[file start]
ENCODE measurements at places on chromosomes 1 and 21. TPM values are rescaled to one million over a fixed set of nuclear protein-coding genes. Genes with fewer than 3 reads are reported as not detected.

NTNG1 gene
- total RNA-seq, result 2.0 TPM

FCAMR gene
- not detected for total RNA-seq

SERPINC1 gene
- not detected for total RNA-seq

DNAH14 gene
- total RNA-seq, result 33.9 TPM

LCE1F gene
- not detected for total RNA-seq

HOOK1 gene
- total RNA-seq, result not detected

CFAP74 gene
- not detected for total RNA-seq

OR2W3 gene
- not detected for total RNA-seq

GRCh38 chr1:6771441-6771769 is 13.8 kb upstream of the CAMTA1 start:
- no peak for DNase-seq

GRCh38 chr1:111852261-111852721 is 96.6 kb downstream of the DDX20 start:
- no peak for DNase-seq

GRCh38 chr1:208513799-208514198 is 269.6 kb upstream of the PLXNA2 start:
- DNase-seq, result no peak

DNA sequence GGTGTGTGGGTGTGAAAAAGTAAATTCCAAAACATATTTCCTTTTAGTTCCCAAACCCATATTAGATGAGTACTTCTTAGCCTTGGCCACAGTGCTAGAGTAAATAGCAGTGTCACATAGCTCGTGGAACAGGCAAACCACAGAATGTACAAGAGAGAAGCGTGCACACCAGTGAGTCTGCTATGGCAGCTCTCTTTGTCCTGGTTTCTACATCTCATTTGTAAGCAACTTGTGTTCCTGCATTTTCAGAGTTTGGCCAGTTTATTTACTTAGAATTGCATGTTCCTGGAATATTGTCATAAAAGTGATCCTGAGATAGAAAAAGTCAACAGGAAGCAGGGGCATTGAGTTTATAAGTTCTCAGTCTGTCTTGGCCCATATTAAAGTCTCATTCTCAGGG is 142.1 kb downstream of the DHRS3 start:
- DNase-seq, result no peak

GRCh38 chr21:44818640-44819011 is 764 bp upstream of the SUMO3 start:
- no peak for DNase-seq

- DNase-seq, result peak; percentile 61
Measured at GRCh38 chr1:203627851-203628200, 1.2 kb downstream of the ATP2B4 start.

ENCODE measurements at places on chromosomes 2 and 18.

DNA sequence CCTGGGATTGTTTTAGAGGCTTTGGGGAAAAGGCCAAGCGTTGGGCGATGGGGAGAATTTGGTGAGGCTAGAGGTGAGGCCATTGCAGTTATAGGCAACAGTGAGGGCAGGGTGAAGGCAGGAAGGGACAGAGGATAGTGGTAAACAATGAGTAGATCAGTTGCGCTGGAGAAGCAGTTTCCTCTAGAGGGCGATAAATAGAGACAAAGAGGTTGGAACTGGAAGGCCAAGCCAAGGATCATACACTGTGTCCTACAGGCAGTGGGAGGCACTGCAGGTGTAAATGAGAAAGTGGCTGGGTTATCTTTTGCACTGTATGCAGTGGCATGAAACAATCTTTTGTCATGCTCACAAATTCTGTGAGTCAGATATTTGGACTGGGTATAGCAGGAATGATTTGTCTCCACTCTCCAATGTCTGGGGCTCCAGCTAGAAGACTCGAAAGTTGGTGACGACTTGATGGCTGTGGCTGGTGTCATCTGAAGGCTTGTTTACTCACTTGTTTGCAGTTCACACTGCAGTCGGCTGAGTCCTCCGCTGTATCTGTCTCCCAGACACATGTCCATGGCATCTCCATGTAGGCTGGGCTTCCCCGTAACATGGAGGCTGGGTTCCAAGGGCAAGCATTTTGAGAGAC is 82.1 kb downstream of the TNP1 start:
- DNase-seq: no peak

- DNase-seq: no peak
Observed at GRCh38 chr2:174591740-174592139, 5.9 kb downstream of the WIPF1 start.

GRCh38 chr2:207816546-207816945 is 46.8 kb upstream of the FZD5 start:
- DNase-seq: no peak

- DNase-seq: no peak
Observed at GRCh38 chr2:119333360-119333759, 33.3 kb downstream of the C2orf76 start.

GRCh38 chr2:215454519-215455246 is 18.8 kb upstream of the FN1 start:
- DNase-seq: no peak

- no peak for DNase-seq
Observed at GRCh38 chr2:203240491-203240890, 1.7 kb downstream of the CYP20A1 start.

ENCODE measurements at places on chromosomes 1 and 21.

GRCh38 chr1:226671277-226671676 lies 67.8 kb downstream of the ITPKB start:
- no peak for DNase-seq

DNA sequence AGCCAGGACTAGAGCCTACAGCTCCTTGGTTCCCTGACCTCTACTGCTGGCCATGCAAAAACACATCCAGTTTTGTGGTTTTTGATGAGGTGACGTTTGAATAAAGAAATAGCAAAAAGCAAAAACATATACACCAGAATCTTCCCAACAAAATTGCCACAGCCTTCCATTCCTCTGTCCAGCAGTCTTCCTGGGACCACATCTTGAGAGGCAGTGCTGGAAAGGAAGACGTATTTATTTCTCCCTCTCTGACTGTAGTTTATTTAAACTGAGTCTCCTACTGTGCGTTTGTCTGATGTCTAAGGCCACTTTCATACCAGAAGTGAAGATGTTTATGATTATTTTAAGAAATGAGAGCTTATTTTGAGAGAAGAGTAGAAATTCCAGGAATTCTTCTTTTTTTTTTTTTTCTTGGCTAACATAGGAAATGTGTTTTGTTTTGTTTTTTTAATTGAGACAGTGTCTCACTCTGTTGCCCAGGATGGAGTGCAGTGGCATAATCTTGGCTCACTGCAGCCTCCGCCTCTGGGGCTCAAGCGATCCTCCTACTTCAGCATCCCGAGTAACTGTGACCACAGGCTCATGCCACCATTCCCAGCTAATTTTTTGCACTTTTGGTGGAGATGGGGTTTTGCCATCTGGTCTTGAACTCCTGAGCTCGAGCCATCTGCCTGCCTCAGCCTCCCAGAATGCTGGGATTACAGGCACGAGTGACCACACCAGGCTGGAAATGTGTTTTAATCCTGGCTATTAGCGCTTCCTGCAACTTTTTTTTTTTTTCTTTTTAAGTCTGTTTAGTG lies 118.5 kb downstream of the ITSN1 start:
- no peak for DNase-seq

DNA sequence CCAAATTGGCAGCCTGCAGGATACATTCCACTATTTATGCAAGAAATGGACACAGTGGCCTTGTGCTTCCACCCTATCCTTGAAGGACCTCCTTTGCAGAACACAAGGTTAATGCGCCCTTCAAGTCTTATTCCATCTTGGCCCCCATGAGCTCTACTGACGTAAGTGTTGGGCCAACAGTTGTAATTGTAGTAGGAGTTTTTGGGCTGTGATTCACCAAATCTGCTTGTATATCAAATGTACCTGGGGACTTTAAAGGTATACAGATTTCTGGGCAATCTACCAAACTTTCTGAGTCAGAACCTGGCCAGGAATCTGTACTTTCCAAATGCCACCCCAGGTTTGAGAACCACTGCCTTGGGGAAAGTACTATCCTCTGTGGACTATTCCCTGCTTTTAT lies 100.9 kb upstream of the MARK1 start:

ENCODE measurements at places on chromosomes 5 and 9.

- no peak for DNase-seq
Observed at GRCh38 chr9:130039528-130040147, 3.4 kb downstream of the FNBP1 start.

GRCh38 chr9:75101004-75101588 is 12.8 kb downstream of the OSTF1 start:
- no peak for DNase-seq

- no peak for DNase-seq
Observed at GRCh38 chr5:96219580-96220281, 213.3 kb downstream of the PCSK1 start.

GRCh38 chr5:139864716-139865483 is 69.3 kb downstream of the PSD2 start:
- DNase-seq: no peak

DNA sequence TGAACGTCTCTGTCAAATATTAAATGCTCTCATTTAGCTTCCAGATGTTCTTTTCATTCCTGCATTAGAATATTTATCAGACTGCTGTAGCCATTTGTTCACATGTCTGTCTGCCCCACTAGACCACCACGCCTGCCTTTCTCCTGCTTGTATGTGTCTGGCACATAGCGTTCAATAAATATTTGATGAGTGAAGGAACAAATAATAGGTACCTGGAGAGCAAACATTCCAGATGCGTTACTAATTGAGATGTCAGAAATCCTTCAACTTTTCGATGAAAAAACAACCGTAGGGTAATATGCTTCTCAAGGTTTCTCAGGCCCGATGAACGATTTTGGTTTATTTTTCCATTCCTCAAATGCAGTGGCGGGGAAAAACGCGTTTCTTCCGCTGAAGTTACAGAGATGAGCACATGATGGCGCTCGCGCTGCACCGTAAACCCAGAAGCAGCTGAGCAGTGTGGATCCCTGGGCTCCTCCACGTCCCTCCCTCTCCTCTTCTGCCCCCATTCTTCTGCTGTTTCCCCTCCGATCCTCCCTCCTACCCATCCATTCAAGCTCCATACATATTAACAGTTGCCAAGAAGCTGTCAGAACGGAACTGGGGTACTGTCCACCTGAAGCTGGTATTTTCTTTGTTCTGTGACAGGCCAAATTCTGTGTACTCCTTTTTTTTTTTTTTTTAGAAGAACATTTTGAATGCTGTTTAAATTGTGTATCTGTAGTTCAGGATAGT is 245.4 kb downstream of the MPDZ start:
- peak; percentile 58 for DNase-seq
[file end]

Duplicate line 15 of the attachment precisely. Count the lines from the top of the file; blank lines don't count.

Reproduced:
- not detected for total RNA-seq